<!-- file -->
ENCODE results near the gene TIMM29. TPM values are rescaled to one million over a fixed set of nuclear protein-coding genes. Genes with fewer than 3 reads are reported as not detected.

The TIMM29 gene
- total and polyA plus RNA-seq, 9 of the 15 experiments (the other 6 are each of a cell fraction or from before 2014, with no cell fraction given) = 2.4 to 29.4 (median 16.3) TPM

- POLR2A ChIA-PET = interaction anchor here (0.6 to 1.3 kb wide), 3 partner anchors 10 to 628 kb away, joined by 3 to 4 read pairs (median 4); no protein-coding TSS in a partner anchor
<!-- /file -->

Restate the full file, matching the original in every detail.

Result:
ENCODE results near the gene TIMM29. TPM values are rescaled to one million over a fixed set of nuclear protein-coding genes. Genes with fewer than 3 reads are reported as not detected.

The TIMM29 gene
- total and polyA plus RNA-seq, 9 of the 15 experiments (the other 6 are each of a cell fraction or from before 2014, with no cell fraction given) = 2.4 to 29.4 (median 16.3) TPM

- POLR2A ChIA-PET = interaction anchor here (0.6 to 1.3 kb wide), 3 partner anchors 10 to 628 kb away, joined by 3 to 4 read pairs (median 4); no protein-coding TSS in a partner anchor